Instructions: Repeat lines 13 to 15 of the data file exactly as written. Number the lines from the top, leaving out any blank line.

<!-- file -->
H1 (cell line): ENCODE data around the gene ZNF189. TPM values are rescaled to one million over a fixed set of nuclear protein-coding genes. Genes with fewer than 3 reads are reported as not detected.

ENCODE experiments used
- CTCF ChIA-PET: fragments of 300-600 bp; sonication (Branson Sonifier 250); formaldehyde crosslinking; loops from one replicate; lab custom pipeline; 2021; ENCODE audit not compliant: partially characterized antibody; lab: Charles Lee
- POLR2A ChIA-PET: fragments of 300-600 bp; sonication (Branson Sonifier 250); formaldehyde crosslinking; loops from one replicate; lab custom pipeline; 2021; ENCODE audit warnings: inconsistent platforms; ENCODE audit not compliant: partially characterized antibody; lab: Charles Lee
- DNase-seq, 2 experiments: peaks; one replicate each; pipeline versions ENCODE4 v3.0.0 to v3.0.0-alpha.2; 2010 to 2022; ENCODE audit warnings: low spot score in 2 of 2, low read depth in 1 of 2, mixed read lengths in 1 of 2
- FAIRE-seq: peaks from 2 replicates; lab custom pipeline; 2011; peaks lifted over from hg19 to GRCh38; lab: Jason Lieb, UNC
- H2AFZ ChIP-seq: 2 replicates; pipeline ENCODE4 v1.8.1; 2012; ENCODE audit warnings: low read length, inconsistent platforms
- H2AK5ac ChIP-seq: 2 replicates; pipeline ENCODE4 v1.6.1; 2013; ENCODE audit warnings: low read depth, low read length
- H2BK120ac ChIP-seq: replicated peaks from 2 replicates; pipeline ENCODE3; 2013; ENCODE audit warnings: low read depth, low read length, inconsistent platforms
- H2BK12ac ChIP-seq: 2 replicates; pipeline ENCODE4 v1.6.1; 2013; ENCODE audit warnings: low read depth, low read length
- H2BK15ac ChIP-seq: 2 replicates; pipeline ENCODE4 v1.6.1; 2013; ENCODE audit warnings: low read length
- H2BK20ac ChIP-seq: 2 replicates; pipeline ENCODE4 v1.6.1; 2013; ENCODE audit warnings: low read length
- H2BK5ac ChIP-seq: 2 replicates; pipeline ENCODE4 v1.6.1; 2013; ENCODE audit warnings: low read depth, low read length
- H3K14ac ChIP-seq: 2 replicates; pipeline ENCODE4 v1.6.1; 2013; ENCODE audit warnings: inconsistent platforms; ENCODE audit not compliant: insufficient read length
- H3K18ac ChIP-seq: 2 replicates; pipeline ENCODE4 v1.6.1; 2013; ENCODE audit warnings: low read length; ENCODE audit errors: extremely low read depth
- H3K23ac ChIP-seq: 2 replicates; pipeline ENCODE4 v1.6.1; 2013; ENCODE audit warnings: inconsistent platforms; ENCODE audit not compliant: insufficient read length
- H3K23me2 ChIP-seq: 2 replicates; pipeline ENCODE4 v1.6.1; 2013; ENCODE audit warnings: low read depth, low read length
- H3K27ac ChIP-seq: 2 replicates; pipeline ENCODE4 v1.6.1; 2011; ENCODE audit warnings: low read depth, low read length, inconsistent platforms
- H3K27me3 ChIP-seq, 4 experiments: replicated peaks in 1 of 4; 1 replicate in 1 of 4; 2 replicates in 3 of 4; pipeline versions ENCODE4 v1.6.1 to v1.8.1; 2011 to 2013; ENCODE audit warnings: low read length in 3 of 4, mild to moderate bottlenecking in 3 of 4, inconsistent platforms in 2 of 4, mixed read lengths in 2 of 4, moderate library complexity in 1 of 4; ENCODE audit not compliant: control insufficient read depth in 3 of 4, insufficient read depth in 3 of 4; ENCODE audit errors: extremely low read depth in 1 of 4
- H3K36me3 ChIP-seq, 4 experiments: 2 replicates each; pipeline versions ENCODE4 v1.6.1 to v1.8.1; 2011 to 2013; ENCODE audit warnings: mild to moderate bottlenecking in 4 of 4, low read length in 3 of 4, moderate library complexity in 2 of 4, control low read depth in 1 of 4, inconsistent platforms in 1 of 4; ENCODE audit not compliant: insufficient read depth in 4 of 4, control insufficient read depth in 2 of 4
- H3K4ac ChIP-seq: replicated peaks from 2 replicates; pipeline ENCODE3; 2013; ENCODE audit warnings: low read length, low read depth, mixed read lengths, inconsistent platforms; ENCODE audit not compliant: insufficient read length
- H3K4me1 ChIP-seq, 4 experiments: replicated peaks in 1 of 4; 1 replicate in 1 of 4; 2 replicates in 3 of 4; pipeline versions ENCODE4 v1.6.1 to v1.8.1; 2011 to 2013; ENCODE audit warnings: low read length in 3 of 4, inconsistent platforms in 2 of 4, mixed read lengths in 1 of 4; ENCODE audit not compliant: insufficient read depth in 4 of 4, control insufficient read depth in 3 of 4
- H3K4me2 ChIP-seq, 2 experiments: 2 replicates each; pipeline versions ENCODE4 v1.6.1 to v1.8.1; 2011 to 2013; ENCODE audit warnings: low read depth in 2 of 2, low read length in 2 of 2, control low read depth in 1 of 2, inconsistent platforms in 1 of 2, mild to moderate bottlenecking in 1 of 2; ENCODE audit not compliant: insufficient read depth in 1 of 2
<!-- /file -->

- H2BK5ac ChIP-seq: 2 replicates; pipeline ENCODE4 v1.6.1; 2013; ENCODE audit warnings: low read depth, low read length
- H3K14ac ChIP-seq: 2 replicates; pipeline ENCODE4 v1.6.1; 2013; ENCODE audit warnings: inconsistent platforms; ENCODE audit not compliant: insufficient read length
- H3K18ac ChIP-seq: 2 replicates; pipeline ENCODE4 v1.6.1; 2013; ENCODE audit warnings: low read length; ENCODE audit errors: extremely low read depth